Neurology as a medical specialtyAugust 11, 2014
The brain plays a role in everything from breathing to personality. When illness, injury or disease affects the brain, many other areas of the body can also suffer. There are many conditions that affect the brain and central nervous system.
As you would expect, the complexity of the brain and central nervous system requires that a highly trained medical specialist provide treatment for any conditions. That’s where a neurologist comes in.
Typical job responsibilities of a neurologist
Neurologists evaluate, diagnosis and treat patients with conditions like strokes, tumors, Parkinson’s disease and epilepsy. Neurologists may also care for patients with multiple sclerosis, Alzheimer’s disease and other types of dementia.
Typically duties of a neurologist include performing physical exams, including neurological exams, and taking medical histories. Depending on a patient’s symptoms, a neurologist will order various medical tests, such as CT scans, spinal taps and angiograms.
Neurologists evaluate medical tests, signs and symptoms in order to make a diagnosis. After determining a diagnosis, neurologists develop a treatment plan that may include medication, surgery, rehabilitation services and other special procedures.
Training to become a neurologist
The career path to becoming a neurologist starts similarly to other types of physician. Classes in high school should include math, science, chemistry and psychology. A bachelor’s degree is required for admission into medical school. Most med schools require upper division classes in organic chemistry, anatomy and calculus.
The medical school admissions exam is also a must for those interested in becoming a neurologist. Four years of medical school, which includes classroom lectures, laboratory work and clinical rotations, come next. After graduation, a four-year residency in neurology is the next step. An oral and written exam must then be passed for board certification.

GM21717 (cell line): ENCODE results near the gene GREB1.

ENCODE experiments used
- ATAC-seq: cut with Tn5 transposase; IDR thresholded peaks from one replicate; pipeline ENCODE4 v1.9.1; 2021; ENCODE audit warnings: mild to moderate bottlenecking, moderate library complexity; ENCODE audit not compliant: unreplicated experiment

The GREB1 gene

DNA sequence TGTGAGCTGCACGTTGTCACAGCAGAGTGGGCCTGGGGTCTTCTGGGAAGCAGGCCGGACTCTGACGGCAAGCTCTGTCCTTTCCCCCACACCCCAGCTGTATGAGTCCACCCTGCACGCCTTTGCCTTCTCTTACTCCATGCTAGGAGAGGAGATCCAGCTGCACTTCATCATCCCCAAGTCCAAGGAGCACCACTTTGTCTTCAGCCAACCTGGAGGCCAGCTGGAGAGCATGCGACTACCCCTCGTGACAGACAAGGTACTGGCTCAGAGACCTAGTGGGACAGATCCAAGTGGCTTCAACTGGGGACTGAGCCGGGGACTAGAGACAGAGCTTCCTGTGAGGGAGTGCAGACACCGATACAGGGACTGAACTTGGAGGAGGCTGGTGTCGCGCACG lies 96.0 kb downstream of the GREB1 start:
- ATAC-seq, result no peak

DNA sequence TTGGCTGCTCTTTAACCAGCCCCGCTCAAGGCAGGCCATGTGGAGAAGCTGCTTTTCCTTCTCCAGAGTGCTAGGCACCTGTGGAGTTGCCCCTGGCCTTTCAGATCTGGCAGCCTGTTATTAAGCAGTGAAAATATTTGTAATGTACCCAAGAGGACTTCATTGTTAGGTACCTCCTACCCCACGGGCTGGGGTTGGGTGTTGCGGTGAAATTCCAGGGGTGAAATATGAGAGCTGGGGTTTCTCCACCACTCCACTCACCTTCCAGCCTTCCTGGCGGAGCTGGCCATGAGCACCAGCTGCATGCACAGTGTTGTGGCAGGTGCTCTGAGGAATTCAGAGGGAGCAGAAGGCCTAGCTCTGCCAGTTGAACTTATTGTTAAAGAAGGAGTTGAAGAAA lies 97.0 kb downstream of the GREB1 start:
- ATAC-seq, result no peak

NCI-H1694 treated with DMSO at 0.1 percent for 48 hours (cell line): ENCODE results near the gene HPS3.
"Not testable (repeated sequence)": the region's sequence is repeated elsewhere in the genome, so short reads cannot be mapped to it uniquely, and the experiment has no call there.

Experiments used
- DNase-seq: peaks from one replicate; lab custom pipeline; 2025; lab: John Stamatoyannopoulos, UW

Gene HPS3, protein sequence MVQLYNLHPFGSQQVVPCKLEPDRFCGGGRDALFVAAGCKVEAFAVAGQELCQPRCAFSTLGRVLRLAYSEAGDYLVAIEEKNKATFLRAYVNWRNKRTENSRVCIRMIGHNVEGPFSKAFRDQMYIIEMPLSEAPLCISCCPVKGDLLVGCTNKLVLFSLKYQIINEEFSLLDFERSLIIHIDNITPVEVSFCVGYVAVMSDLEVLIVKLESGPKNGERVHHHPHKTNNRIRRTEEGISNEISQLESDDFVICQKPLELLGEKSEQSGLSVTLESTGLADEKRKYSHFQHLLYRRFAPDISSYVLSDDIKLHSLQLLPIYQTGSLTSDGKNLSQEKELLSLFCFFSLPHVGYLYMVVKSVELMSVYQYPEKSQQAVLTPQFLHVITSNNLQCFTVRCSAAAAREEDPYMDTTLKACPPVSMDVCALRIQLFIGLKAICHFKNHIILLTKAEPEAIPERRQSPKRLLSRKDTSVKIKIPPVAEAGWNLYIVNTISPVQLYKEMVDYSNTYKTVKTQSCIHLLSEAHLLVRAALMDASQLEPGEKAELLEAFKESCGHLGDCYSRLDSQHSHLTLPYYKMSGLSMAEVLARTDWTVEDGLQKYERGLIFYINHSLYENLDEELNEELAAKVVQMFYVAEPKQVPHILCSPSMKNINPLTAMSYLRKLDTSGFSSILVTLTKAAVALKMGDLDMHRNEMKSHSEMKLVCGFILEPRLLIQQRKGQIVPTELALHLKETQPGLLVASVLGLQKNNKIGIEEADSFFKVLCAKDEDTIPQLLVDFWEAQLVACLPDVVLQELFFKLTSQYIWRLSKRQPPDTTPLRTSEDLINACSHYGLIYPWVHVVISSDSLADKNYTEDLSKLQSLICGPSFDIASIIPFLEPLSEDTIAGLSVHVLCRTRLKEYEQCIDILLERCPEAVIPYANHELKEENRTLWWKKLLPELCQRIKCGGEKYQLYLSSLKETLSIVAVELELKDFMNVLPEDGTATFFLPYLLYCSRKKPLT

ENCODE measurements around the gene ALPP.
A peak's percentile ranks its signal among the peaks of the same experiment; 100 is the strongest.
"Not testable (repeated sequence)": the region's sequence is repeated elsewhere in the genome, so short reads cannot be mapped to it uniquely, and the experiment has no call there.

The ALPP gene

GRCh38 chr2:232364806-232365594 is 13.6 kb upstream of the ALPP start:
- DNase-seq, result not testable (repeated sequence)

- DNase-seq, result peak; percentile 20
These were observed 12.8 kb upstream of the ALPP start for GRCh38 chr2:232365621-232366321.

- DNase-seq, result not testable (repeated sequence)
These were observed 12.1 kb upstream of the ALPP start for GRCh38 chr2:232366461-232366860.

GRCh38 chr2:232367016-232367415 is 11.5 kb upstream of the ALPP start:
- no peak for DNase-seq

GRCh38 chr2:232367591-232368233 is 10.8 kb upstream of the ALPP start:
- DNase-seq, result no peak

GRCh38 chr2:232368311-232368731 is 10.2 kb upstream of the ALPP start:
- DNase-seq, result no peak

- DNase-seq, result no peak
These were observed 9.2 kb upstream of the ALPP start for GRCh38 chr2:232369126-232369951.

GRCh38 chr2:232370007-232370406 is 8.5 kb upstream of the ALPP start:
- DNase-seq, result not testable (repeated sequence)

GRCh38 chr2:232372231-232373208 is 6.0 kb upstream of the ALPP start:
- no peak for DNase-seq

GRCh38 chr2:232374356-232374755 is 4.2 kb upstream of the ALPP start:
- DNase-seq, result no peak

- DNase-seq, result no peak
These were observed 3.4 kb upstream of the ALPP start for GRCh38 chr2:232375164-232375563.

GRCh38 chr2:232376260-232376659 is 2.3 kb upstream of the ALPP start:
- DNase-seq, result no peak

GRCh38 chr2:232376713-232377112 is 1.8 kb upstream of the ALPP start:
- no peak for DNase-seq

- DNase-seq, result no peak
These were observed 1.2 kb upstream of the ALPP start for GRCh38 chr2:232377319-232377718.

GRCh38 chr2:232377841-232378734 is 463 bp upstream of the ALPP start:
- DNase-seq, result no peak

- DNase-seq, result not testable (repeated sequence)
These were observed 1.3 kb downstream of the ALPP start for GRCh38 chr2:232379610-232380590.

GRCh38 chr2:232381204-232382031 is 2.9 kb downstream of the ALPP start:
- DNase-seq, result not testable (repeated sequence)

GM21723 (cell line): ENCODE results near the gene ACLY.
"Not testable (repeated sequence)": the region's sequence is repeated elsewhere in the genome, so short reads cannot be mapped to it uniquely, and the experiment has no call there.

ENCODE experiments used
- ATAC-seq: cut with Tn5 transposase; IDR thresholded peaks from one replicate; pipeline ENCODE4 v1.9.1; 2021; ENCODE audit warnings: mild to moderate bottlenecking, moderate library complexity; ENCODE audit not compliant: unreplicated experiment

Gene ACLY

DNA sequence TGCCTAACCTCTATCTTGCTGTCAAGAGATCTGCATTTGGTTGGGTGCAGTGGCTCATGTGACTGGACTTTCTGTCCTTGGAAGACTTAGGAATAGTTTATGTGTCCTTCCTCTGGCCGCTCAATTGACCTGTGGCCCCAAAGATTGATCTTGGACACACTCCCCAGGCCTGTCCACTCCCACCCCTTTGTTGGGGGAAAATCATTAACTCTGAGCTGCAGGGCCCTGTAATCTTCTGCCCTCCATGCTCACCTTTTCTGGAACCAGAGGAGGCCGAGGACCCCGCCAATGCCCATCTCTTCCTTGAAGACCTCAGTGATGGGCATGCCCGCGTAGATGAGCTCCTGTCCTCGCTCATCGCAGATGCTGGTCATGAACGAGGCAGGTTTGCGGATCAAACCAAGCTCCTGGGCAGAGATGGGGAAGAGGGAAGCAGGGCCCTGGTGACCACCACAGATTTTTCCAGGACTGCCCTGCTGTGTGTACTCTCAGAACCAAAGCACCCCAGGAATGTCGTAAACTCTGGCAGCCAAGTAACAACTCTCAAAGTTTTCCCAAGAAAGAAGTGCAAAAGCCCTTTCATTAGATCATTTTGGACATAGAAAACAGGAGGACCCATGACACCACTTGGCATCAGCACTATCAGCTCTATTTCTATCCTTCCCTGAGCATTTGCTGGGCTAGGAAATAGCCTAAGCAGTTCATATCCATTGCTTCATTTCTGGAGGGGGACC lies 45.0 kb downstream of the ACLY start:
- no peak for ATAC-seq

Career opportunities and salary
Neurologists work in hospitals and medical centers. They often work along with other physicians, including family practice doctors, emergency physicians and internal medicine specialists. Rehabilitation hospitals and sub-acute facilities may also have neurologists on staff. Some neurologists also go into private practice or work in education, teaching medical students or supervising residents. In addition, there are other opportunities for neurologists in research.
Salaries often vary for neurologists based on the type of medical facilities they work in. For example, neurologists at small hospitals may make less than those at large teaching medical centers. How much experience a doctor has also plays a role in wages. According to the Neurologist Compensation Report conducted by Medscape, the average salary for neurologist in the United States in 2013 was $212,000 a year.
Benefits of a career in neurology
There are many advantages and benefits to a career in neurology. If you are someone who enjoys treating people with a variety of conditions, neurology may be a good fit. There are many different types of disease that affect the brain and central nervous system. Treating patients with different types of conditions helps keep the job interesting.
In addition, advances in the field of neurology continue to occur. New treatments are always emerging. Physicians who enjoy learning and are up on the latest research may find neurology to be a challenging and ever-changing specialty.